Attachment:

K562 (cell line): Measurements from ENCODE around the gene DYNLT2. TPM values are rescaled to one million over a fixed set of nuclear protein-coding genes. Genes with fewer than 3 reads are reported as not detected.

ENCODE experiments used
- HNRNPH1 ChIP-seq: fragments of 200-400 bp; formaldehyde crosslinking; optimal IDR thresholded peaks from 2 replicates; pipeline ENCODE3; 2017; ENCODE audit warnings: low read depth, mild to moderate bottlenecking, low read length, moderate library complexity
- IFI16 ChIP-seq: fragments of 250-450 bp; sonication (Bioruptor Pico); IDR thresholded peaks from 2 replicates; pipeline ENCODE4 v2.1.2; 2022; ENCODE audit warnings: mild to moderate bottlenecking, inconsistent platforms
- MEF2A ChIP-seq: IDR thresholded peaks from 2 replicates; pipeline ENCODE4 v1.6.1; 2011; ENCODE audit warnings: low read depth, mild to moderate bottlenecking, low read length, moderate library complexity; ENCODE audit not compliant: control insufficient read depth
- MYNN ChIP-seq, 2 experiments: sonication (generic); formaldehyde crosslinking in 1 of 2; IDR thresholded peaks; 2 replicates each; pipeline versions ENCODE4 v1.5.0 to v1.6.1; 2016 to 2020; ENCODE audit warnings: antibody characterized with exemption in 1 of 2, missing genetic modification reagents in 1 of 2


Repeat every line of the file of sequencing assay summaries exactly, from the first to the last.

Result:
K562 (cell line): Measurements from ENCODE around the gene DYNLT2. TPM values are rescaled to one million over a fixed set of nuclear protein-coding genes. Genes with fewer than 3 reads are reported as not detected.

ENCODE experiments used
- HNRNPH1 ChIP-seq: fragments of 200-400 bp; formaldehyde crosslinking; optimal IDR thresholded peaks from 2 replicates; pipeline ENCODE3; 2017; ENCODE audit warnings: low read depth, mild to moderate bottlenecking, low read length, moderate library complexity
- IFI16 ChIP-seq: fragments of 250-450 bp; sonication (Bioruptor Pico); IDR thresholded peaks from 2 replicates; pipeline ENCODE4 v2.1.2; 2022; ENCODE audit warnings: mild to moderate bottlenecking, inconsistent platforms
- MEF2A ChIP-seq: IDR thresholded peaks from 2 replicates; pipeline ENCODE4 v1.6.1; 2011; ENCODE audit warnings: low read depth, mild to moderate bottlenecking, low read length, moderate library complexity; ENCODE audit not compliant: control insufficient read depth
- MYNN ChIP-seq, 2 experiments: sonication (generic); formaldehyde crosslinking in 1 of 2; IDR thresholded peaks; 2 replicates each; pipeline versions ENCODE4 v1.5.0 to v1.6.1; 2016 to 2020; ENCODE audit warnings: antibody characterized with exemption in 1 of 2, missing genetic modification reagents in 1 of 2